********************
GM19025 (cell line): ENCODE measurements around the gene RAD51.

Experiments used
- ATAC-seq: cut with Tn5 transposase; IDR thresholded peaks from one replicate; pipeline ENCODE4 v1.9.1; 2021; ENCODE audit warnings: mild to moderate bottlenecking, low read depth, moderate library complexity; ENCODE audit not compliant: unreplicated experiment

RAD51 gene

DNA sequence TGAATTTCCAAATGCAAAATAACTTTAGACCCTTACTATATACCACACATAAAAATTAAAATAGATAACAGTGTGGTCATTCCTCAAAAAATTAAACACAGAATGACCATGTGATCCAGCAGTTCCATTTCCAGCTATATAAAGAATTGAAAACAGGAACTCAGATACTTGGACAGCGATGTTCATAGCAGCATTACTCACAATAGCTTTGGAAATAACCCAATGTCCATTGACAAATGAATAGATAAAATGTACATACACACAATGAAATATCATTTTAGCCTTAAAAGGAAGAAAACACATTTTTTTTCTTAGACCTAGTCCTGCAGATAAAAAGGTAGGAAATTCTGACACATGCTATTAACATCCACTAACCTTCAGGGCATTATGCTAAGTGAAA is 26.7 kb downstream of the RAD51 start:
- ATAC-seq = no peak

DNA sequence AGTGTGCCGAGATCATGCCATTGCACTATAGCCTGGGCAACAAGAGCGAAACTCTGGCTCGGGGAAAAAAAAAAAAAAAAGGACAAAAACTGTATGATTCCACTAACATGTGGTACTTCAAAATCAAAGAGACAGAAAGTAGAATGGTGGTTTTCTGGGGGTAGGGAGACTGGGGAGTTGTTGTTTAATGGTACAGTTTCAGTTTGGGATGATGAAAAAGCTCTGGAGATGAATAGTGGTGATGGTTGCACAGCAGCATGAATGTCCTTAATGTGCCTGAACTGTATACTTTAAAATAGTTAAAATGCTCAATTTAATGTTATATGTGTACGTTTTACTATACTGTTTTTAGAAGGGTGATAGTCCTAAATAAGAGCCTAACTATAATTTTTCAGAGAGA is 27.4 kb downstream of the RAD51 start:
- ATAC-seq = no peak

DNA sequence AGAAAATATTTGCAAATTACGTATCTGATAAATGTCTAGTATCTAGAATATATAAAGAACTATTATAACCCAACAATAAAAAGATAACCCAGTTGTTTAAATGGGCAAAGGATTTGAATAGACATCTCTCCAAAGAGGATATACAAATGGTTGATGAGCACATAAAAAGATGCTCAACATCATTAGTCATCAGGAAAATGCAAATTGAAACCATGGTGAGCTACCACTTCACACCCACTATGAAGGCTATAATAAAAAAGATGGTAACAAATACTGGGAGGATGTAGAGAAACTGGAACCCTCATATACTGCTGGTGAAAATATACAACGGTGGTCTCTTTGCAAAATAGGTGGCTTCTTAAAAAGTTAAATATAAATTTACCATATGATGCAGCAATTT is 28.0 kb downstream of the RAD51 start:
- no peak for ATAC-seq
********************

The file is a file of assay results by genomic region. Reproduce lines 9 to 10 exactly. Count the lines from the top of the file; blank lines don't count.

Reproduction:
DNA sequence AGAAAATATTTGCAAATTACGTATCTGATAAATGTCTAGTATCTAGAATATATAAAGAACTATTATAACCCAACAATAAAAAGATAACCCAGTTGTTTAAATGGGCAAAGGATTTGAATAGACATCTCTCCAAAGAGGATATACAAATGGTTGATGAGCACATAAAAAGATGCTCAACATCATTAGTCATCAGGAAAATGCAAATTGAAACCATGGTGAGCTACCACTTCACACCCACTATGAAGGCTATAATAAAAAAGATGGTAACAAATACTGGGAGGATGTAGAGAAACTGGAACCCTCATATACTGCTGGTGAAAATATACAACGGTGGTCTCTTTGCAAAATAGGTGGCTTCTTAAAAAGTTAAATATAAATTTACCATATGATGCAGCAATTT is 28.0 kb downstream of the RAD51 start:
- no peak for ATAC-seq